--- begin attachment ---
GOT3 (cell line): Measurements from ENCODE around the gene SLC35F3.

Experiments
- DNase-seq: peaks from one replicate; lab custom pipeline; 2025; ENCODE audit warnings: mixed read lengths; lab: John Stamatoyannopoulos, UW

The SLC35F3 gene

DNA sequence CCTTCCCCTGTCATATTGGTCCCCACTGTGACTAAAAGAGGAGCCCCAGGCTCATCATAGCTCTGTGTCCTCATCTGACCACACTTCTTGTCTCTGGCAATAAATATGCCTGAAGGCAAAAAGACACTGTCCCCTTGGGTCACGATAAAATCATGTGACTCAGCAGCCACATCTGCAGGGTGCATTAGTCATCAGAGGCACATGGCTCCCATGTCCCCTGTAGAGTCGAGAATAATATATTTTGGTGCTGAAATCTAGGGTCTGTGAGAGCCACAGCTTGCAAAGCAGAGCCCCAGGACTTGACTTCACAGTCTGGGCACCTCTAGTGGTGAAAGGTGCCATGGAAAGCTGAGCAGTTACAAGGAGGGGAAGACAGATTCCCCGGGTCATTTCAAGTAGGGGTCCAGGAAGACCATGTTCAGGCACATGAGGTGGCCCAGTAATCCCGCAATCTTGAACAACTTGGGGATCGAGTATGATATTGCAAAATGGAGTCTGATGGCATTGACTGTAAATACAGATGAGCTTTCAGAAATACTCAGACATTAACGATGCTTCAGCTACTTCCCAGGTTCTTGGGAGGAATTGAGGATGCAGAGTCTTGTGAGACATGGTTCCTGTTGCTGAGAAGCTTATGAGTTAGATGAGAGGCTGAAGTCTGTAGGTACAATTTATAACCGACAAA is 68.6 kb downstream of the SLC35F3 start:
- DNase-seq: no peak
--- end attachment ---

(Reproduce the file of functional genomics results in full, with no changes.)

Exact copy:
GOT3 (cell line): Measurements from ENCODE around the gene SLC35F3.

Experiments
- DNase-seq: peaks from one replicate; lab custom pipeline; 2025; ENCODE audit warnings: mixed read lengths; lab: John Stamatoyannopoulos, UW

The SLC35F3 gene

DNA sequence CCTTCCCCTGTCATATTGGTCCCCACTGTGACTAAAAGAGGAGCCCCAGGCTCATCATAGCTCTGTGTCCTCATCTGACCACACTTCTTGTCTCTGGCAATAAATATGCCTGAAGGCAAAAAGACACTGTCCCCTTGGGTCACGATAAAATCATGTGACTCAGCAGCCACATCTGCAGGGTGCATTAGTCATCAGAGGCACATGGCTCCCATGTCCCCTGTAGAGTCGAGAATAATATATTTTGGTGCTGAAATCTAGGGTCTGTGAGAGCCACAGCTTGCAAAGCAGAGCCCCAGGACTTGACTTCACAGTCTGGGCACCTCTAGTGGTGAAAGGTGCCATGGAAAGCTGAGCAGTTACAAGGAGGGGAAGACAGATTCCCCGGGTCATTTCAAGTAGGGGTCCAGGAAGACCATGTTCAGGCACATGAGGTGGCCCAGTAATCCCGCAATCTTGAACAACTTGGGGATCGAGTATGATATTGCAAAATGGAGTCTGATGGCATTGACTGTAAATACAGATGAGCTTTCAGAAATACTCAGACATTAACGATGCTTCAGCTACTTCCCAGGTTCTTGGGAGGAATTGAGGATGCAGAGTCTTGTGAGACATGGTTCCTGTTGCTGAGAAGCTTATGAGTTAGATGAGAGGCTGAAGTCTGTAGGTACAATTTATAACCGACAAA is 68.6 kb downstream of the SLC35F3 start:
- DNase-seq: no peak